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‘Miracle’ Effort

It wasn’t your average human sundae being created Feb. 23 at Hatterthon.

Ten-year-old twins Carson and Kendall Shields and younger brother Cooper doused Stetson health sciences student Kasandra Meyers with chocolate syrup to create a “human sundae,” which was just one of many fun activities during the daylong event at the Hollis Center on campus.

a boy pours chocolate syrup on a girl at Hatterthon
Twins Carson and Kendall Shields — born prematurely 10 years ago — have fun with Stetson student Kasandra Meyers at Hatterthon. Photo: Courtesy of Hatterthon Executive Board

Hatterthon is part of the Miracle Network Dance Marathon, a nationwide, student-led campaign that raises funds and awareness for any one of the 170 Children’s Miracle Network hospitals in the United States and Canada — in this case, Orlando Health Arnold Palmer Hospital for Children. 

Now in its third year, Hatterthon raised $62,531.19, more than double last year’s total and far exceeding the organization’s goal of $50,000.

It was 10 years ago that Kendall and Carson were born prematurely at the Arnold Palmer Hospital, just 24 weeks into term and each weighing just slightly more than one pound.

Junior Tara Tovkach, executive director of Hatterthon

“When they were born, it was going to be a miscarriage,” said Tara Tovkach, a junior business management major from Gainesville and executive director of Hatterthon, which has a student board and 22 “morale captains” who organize and spearhead the fundraising event.

The twins’ mother “was able to have an experimental surgery in order to try to save their lives, and it worked,” Tovkach added. “When they were born, their parents [Heather and Allan Shields] were told the twins were going to have learning deficiencies, and they may not walk or talk because of how high-risk they were. They wouldn’t be able to do a lot of things that children could do.”

These days, Carson and Kendall are members of the National Elementary Honor Society at their school and are among “the top leaders in their class,” Tovkach said, noting: “They’re very smart kids.”

And they are excellent makers of human sundaes, as they proved at Hatterthon. The event was attended by eight “miracle families” whose children have received treatment at Arnold Palmer Hospital, said Lizzie Dement, assistant director of Student Development & Campus Vibrancy at Stetson.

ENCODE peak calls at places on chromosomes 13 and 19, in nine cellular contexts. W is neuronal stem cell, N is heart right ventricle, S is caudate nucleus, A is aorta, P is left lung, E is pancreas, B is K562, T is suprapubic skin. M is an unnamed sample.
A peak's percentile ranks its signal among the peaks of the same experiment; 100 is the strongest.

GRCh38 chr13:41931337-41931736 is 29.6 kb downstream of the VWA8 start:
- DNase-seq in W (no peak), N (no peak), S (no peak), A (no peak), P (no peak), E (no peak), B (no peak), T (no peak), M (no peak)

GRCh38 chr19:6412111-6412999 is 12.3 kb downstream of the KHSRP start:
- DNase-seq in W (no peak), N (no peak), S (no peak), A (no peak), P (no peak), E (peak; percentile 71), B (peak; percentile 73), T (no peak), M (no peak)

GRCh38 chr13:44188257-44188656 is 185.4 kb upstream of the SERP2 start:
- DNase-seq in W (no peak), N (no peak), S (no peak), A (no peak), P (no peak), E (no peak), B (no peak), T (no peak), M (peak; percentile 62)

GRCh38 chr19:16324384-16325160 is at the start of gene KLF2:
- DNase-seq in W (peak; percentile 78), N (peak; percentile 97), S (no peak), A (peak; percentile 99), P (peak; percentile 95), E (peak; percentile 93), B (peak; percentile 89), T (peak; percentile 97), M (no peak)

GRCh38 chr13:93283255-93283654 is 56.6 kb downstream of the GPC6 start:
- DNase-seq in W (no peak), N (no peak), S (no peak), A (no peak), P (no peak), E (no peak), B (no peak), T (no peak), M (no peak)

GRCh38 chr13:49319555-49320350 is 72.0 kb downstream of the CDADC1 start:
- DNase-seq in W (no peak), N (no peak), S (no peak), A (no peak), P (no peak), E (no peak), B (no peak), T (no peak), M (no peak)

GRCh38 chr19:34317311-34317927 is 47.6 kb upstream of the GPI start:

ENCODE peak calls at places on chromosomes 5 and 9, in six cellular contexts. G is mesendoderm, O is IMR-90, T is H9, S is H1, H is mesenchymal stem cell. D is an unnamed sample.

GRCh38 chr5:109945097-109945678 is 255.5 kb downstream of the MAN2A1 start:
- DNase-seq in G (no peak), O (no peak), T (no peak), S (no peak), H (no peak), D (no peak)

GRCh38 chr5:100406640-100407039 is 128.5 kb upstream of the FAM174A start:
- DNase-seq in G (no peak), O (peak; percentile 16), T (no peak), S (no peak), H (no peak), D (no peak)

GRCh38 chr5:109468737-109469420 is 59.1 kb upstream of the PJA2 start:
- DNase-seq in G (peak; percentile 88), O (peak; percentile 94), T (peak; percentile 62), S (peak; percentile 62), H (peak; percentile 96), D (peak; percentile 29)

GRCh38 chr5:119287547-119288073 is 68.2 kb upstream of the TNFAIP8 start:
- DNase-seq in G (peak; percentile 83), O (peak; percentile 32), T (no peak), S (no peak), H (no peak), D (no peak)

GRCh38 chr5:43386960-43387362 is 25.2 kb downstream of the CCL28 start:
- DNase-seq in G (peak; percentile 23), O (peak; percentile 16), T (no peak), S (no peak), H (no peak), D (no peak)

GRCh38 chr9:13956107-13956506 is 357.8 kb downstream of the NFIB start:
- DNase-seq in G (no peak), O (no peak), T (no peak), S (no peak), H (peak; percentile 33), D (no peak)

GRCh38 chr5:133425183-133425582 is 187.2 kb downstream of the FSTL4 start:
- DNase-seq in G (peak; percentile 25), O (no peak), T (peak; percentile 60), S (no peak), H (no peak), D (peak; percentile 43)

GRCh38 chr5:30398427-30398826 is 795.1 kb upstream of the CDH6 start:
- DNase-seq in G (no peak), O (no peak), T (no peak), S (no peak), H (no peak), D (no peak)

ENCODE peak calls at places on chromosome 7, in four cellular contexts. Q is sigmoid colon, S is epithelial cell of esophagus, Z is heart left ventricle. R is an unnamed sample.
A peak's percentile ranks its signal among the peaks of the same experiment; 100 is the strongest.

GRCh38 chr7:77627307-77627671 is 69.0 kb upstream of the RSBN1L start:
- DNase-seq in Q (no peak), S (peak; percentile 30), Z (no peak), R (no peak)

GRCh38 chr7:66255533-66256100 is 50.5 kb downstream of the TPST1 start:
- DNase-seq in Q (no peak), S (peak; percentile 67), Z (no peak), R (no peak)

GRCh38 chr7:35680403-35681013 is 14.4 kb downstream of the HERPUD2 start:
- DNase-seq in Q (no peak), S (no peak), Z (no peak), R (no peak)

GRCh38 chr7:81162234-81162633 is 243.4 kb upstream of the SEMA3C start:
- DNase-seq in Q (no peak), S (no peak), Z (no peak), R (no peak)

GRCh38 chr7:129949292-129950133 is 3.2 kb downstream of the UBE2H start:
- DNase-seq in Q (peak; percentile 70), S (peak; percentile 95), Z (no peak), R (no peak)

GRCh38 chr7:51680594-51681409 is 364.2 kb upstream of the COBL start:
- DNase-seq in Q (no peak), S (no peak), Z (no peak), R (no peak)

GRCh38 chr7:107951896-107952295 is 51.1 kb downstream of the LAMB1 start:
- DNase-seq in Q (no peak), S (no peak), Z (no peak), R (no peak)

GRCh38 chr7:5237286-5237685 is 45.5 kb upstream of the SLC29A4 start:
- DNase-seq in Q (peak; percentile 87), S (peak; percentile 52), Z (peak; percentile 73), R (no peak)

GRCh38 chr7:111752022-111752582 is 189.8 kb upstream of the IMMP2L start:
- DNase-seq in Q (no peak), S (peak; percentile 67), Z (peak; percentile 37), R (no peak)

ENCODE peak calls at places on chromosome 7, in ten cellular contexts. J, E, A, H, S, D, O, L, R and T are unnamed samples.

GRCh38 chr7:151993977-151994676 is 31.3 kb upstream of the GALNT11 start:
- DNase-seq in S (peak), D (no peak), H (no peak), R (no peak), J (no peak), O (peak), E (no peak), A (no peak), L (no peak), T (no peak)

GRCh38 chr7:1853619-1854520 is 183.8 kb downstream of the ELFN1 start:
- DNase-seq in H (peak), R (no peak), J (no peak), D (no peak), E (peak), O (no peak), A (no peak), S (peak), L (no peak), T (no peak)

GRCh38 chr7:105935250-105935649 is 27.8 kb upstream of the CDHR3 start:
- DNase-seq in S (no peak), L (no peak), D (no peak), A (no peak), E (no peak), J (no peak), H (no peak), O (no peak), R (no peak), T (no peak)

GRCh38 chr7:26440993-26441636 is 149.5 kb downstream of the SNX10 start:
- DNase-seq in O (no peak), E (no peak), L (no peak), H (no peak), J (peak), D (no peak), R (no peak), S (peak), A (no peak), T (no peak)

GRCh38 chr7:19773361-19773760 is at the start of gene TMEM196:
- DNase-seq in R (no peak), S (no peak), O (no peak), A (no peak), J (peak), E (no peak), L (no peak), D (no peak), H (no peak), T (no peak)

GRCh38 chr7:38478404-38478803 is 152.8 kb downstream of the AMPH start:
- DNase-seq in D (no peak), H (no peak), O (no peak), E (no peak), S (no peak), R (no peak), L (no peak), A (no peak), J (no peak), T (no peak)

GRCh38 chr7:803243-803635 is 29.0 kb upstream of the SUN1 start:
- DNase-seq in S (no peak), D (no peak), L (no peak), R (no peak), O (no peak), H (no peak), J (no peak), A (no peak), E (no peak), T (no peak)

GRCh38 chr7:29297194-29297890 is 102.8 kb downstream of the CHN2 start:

Those parents and their children shared their stories, while the kids participated in activities and games such as “trash pong,” face-painting, coloring and Zumba dancing. They were aided in their fun by Hatterthon student organizers, as well as other Stetson students. 

Students danced all day for a worthy cause.
Photo: Courtesy of Hatterthon Executive Board

The morale captains led massive line dances every hour on the hour during the event, which ran from 10 a.m. to 6 p.m.

“We do call it a dance marathon. but we do not dance the whole time,” Tovkach explained. “We had music going all day, and the whole point is for people to be on their feet for the duration of the event, to show that we are in solidarity with the children at the hospital. If standing so long can be uncomfortable, imagine what your life would be like going through what they have experienced.”

Some fundraising occurred during the day at the event’s “jail,” in which donors could pay to have someone put in, and that person in turn would have to raise funds to get out. But most of the fundraising came from various efforts made throughout the year. According to the Stetson Hatterthon page at dancemarathon.com, 482 participants and 37 teams contributed to the effort by collecting donations from across the Stetson community and beyond.

Dement said making Hatterthon’s fundraising a year-round effort contributed to this year’s record tally.

The Hatterthon team “actually started doing a lot of the work for their fundraising last April,” as opposed to just a few months prior to the annual day event, Dement explained, commenting: “I also think we have a lot of very compassionate students, and because of that they create passion in their friends and colleagues on campus.”

Hatterthon raised $62,531.19, more double last year’s total.
Photo: Courtesy of Hatterthon Executive Board

The annual day event is thus the “reveal day” when the past year’s donation total is announced and awards are given to various groups, categorized by size, for both top donation amounts and top participation. 

This year’s awards include:

  • Hope Award — Hatterthon Alumni Team (top small team)
  • Healing Award — Phi Sigma Kappa (top medium team)
  • Compassion Award — Alpha Chi Omega (top large team)

A “total reveal” photo featured members of the Hatterthon Executive Board holding up giant numerical placards that reflect the $62,531.19 raised. The “FTK” placards at the end stands for “for the kids.”

“It’s so cool to see students who are not on the Hatterthon exec board and who are not our morale captains, who are just regular peers of ours playing with these ‘miracle kids’ and interacting with them,” Tovkach said. “Football player Colin Wray [who will be a sophomore quarterback next fall] was there playing with Carson; they were playing Trash Pong together, and Carson was riding around on his shoulders.

“It’s cool to see college students come together with these children, truly care about the cause, respect when the parents and families are sharing their stories, and buy in to why this cause is so important. That’s my favorite part: seeing all these kids completely loving on our peers and our peers totally loving them too.”

-Rick de Yampert